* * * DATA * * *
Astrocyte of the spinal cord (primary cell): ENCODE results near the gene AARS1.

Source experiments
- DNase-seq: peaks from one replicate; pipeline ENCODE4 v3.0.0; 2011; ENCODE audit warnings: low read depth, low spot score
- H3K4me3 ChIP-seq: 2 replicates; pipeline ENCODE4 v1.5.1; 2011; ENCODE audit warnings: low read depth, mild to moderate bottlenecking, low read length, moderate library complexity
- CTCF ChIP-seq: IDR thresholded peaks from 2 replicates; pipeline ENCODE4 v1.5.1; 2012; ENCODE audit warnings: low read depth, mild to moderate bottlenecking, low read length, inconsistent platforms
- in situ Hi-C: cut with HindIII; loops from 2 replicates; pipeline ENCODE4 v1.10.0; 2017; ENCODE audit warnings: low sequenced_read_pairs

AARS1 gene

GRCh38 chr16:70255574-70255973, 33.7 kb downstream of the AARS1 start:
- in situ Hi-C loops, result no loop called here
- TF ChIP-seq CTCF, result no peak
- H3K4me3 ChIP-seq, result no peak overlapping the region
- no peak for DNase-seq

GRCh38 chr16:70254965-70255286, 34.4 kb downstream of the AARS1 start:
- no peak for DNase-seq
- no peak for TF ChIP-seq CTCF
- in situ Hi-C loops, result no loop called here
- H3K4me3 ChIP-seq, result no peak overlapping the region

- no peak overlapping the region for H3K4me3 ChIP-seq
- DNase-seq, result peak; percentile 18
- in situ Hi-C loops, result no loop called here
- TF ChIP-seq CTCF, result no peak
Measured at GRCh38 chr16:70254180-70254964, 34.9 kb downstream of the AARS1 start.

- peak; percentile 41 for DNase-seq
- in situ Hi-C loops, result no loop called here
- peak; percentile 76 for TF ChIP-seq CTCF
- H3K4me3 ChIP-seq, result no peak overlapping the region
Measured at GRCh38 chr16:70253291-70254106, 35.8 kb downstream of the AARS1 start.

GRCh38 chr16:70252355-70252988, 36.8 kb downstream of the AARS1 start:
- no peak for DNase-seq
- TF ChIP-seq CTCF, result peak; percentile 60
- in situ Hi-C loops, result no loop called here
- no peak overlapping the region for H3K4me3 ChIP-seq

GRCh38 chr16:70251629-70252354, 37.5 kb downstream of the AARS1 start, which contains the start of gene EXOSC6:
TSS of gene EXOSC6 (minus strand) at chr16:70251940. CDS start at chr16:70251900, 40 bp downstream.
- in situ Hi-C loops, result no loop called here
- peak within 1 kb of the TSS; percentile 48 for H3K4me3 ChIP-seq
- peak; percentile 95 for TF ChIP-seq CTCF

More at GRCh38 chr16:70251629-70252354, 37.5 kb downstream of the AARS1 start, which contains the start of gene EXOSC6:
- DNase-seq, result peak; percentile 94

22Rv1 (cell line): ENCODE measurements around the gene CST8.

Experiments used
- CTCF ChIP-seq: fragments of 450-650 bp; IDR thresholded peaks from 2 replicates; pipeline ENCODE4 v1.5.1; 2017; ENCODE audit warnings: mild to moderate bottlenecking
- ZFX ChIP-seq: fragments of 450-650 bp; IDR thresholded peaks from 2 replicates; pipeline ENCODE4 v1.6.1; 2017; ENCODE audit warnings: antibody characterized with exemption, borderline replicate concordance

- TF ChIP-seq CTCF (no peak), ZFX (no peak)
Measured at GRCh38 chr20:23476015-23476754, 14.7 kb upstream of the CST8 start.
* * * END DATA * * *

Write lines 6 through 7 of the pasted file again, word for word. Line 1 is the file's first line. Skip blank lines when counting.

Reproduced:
- in situ Hi-C: cut with HindIII; loops from 2 replicates; pipeline ENCODE4 v1.10.0; 2017; ENCODE audit warnings: low sequenced_read_pairs

AARS1 gene